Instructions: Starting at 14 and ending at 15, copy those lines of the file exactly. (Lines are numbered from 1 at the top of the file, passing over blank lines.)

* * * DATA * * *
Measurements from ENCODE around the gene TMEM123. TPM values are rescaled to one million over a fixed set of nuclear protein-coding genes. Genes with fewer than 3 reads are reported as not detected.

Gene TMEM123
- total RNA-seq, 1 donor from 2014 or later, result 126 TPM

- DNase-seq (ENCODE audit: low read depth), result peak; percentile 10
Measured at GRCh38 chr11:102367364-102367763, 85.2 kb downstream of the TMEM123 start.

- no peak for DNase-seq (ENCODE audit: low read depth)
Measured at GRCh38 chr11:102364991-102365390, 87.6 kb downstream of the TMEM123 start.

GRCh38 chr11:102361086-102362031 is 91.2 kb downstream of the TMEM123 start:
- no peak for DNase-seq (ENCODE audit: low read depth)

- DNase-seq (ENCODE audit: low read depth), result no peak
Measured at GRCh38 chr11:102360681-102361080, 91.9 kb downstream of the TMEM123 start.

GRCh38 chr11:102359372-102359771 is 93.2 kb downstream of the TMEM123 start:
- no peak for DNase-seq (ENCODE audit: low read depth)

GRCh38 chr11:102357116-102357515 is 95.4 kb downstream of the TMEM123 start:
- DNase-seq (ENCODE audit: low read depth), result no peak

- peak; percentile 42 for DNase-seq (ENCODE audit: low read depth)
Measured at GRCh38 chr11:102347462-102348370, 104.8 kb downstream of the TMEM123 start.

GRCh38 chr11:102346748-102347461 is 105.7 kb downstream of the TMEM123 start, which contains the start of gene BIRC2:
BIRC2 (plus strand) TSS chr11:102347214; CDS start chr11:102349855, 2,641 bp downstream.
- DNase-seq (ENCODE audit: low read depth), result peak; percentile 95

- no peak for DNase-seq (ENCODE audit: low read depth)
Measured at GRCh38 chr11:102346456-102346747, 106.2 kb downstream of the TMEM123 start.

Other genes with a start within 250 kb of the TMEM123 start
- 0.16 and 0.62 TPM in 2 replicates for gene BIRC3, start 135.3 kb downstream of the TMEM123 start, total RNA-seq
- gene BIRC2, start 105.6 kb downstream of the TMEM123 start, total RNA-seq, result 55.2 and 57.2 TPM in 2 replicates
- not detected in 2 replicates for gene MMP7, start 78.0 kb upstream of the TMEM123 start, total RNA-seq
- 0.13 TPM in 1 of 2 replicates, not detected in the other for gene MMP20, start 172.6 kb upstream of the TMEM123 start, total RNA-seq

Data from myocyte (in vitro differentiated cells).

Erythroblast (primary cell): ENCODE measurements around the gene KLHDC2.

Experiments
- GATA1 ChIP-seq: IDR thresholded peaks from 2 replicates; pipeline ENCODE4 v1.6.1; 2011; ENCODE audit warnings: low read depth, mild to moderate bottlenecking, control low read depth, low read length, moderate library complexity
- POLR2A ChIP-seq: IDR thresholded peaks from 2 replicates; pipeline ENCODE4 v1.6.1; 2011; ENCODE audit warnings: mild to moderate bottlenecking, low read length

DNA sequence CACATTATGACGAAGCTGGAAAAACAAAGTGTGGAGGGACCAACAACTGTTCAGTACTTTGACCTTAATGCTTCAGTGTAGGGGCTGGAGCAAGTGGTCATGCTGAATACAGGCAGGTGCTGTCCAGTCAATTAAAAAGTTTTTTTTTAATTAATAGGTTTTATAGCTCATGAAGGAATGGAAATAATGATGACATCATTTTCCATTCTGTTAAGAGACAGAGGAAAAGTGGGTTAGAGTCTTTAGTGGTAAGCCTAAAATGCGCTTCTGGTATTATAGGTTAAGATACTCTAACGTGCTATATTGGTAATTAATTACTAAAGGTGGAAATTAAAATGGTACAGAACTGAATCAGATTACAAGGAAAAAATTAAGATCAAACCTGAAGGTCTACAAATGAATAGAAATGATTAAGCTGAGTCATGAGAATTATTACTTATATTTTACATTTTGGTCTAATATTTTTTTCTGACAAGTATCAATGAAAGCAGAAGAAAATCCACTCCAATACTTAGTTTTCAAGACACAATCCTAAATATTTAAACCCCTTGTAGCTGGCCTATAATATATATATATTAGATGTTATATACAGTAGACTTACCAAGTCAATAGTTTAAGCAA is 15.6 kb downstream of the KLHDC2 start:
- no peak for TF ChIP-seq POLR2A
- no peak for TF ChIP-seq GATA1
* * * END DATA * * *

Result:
GRCh38 chr11:102357116-102357515 is 95.4 kb downstream of the TMEM123 start:
- DNase-seq (ENCODE audit: low read depth), result no peak